Sould we trust Hank?

Some highlights from the Emergency Economic Stabilization Act of 2008, the current draft of the Bush-Pelosi bailout:

Calculated Risk: Draft: Emergency Economic Stabilization Act of 2008
Here are some parts on pricing mechanism:

(d) PROGRAM GUIDELINES.—Before the earlier of the end of the 2-business-day period beginning on the date of the first purchase of troubled assets pursuant to the authority under this section or the end of the 45-day period beginning on the date of enactment of this Act, the Secretary shall publish program guidelines, including the following:
(1) Mechanisms for purchasing troubled assets.
(2) Methods for pricing and valuing troubled assets.
(3) Procedures for selecting asset managers.
(4) Criteria for identifying troubled assets for purchase.

So it’s all up to the Secretary to establish the rules. Same with Warrants – it’s up to the Secretary to negotiate.

Treasury Secretary Hank Paulson is of course the Ken Lay of Goldman-Sachs — the CEO who bailed out shortly before the whole thing imploded. Hank was closer to our President than Kenny Boy, however, so while Enron went bankrupt, Goldman-Sachs was bailed out in the nick of time and now we’re going to trust one of the men who built this mess to solve it.

15 thoughts on “Sould we trust Hank?”

  1. You give Paulson too much credit.

    Central planners have definite objectives, and detail plans for meeting them.

    Hank’s is to give the people who get us into the mess a lot of money and power, and hope for the best.

  2. It’s better then just giving banks $$$$ for complex securities that ccant be valued.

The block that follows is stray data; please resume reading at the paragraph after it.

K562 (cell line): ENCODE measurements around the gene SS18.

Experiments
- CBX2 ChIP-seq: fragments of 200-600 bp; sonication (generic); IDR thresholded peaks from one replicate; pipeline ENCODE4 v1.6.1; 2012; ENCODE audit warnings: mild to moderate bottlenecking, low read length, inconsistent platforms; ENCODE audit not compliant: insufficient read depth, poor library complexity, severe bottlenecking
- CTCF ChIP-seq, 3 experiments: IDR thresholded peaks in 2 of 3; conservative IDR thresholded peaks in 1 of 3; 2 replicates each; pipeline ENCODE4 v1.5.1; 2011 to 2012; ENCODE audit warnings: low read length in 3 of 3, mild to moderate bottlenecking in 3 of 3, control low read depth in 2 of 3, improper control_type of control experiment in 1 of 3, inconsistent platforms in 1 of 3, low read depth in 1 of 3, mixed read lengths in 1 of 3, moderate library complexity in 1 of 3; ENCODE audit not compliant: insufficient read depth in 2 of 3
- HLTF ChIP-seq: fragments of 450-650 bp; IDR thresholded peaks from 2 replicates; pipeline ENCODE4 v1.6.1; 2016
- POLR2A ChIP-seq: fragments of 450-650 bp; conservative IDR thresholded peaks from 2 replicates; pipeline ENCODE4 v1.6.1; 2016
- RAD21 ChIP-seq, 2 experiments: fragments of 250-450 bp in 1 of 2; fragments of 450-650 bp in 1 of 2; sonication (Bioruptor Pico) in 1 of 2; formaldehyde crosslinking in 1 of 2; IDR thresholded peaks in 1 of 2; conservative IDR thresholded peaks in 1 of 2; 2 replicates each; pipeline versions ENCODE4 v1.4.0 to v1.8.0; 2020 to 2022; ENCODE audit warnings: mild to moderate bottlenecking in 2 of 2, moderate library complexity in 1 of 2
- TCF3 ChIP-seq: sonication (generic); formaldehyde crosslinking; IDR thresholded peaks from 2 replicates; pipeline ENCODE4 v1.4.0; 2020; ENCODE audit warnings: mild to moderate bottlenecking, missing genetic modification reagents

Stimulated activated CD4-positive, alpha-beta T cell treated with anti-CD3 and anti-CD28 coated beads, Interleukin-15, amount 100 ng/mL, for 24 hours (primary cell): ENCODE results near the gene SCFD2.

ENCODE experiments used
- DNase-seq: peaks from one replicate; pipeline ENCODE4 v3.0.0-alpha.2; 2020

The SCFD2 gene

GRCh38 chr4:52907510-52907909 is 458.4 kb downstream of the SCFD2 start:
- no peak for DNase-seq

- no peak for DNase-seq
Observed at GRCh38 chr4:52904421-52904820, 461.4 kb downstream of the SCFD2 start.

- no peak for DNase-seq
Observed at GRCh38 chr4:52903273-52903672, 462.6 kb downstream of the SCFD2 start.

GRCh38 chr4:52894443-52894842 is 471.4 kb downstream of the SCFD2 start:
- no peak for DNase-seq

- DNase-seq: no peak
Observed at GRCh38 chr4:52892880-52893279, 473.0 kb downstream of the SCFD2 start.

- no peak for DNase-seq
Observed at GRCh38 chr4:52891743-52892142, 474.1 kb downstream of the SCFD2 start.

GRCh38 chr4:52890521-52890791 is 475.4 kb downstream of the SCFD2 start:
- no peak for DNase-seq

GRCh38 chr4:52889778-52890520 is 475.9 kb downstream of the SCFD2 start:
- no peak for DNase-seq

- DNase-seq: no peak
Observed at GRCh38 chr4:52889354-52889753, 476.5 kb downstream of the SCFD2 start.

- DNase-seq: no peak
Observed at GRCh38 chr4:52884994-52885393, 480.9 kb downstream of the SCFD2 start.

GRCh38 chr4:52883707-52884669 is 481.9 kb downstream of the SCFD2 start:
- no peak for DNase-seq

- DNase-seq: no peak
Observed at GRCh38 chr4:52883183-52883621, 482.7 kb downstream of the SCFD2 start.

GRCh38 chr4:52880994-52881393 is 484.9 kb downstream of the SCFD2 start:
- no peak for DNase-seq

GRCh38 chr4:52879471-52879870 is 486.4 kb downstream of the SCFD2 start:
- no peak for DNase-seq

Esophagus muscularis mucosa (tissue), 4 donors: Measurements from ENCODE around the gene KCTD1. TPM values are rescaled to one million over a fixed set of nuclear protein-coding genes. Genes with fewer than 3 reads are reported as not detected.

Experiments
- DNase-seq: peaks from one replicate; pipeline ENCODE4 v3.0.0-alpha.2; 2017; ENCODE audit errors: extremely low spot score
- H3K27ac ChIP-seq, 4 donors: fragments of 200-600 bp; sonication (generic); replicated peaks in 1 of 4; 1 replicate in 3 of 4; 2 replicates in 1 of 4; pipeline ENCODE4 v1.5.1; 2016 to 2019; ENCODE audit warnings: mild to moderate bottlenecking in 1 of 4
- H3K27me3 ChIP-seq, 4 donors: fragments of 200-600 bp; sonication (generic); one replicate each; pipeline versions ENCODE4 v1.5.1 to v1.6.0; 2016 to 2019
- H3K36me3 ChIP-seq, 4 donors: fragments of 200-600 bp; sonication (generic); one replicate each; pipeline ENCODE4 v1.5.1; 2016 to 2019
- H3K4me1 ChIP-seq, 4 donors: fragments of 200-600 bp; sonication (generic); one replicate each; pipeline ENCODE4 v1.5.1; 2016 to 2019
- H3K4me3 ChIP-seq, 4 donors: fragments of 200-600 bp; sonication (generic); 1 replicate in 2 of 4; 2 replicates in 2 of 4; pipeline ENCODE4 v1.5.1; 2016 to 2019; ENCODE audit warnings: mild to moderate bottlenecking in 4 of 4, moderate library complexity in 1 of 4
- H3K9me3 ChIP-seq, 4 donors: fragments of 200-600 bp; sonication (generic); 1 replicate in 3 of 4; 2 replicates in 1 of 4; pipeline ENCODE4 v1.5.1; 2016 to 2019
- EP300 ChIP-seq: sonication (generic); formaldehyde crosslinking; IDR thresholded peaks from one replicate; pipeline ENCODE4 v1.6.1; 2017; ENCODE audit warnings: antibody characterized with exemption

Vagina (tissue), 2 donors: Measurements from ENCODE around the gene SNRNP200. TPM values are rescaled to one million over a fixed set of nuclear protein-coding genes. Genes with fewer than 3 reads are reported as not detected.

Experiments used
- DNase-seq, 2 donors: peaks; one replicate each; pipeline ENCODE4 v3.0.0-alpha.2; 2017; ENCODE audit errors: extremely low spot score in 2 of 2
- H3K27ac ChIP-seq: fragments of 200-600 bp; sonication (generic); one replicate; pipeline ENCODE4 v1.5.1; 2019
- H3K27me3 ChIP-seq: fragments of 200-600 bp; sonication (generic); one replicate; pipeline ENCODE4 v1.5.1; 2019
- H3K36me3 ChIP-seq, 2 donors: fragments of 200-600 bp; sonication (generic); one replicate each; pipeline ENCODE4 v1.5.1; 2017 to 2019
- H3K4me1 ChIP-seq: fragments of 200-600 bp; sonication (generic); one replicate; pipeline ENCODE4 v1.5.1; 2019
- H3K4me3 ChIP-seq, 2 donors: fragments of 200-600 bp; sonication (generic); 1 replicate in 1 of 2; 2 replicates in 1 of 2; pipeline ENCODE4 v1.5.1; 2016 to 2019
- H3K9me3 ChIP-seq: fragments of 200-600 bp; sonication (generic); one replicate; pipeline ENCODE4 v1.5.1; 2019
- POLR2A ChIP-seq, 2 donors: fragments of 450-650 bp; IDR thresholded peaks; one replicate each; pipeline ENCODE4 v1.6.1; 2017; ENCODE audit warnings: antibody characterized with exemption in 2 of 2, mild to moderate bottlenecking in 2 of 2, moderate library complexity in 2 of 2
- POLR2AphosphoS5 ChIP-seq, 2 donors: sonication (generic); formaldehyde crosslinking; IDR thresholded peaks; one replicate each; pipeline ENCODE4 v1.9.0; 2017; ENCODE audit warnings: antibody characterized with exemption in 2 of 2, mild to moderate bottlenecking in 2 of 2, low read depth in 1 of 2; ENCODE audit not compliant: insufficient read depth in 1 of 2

It sill puts the banks bond holders ahead of taxpayers.

    I would prefer Secured Loans [1] or Superbonds [2] as the centerpiece.

    I don’t know why nobody is talking about lowering capital requirements for bank lending for now to create instant liquidity. [3]

    I still need to comment on the public choice stuff too.




  3. Purpleslog,

    I read the post on your blog, and liked it!

    One of the things we’re dealing with here is preventing our bail-outs from becoming rewards for bad behaviors. Stockholders are owners of companies who elect the board: they had the most to win through gambling, and it is because of their actions that the companies are so weak. The advantage of the Soros plan is that it effectively inflates away shareholder value.

    Bondholders are relatively innocent, as they (in theory, at least) have no sway over a board, do not elect officers, and act solely in response to publicly available information. To the extent that shareholders elected a corrupt or incompetent set of executive, bondholders are victims as well. Thus, the danger of secured loans is that it inflates away the value of the bondholders, while not harming the value of the shareholders.

  4. Generally my take on Public Choice is…

    Bureaucrats and politicians (in the public sector or inside corporate bureaucracies) have an incentive problem. They do not have a price system to guide them. They do not have a benificial profit motive. They do not fear for the loss of their job for reasons of failure (e.g. Peter Principle, incumbency re-election rates). These actors lack good incentives.